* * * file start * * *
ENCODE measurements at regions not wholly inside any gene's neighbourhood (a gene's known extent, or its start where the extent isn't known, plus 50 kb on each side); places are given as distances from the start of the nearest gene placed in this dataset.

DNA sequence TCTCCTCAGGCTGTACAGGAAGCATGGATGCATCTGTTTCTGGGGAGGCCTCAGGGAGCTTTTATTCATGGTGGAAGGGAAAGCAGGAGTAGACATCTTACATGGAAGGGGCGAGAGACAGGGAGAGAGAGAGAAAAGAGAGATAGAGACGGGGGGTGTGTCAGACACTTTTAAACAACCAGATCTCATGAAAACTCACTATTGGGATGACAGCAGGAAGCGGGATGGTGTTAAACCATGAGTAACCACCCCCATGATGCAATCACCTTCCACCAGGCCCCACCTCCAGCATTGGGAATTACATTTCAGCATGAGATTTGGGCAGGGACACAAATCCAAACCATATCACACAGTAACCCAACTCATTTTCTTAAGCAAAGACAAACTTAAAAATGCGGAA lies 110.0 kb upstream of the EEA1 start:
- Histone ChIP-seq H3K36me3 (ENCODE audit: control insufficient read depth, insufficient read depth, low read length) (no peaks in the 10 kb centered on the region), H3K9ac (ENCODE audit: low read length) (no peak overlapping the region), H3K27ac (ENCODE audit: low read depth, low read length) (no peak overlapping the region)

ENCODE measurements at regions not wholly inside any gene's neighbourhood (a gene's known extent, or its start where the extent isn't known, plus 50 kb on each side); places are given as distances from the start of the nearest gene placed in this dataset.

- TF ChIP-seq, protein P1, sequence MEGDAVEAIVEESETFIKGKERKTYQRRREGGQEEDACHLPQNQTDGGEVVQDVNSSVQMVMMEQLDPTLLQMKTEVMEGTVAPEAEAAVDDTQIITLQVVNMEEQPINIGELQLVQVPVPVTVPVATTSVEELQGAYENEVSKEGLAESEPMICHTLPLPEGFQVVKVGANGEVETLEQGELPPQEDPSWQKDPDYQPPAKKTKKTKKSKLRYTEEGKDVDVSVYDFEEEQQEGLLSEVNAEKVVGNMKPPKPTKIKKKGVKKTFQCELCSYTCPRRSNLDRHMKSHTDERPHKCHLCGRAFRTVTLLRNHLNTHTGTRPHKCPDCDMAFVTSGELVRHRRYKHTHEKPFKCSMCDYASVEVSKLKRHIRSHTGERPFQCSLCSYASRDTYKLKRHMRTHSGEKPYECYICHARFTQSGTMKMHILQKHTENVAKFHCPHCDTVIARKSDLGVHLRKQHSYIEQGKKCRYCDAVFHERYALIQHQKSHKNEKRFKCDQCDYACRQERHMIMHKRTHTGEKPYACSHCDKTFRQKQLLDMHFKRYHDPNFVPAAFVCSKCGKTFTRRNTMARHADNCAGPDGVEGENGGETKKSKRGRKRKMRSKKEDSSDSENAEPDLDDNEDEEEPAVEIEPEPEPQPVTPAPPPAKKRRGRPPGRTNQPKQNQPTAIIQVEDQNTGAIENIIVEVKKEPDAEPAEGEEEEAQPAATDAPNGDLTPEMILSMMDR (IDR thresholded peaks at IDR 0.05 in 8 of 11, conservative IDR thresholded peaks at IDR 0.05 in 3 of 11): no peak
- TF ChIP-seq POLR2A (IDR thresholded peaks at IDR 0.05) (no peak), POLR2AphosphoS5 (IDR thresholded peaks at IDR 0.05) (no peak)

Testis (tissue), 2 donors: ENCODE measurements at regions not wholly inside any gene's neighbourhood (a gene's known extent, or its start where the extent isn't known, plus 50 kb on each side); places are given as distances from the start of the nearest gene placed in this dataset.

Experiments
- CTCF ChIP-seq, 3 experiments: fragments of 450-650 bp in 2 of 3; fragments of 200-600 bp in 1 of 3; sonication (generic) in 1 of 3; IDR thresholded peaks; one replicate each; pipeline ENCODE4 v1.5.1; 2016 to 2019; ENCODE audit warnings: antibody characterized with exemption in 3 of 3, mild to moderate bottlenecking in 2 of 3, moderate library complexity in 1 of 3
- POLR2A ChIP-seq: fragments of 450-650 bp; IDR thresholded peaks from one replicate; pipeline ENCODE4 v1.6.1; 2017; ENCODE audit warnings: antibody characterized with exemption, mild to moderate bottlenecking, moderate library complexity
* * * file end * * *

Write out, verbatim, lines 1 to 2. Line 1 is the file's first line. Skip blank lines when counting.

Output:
ENCODE measurements at regions not wholly inside any gene's neighbourhood (a gene's known extent, or its start where the extent isn't known, plus 50 kb on each side); places are given as distances from the start of the nearest gene placed in this dataset.

DNA sequence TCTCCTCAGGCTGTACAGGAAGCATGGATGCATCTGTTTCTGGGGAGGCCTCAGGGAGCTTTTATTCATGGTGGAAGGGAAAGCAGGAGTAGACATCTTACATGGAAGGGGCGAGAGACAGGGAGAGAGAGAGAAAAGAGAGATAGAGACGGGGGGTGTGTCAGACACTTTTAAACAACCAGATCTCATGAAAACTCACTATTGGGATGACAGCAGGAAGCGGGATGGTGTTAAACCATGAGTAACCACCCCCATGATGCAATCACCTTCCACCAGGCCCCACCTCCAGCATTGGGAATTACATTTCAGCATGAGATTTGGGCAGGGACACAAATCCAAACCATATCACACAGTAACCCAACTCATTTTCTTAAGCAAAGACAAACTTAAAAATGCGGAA lies 110.0 kb upstream of the EEA1 start: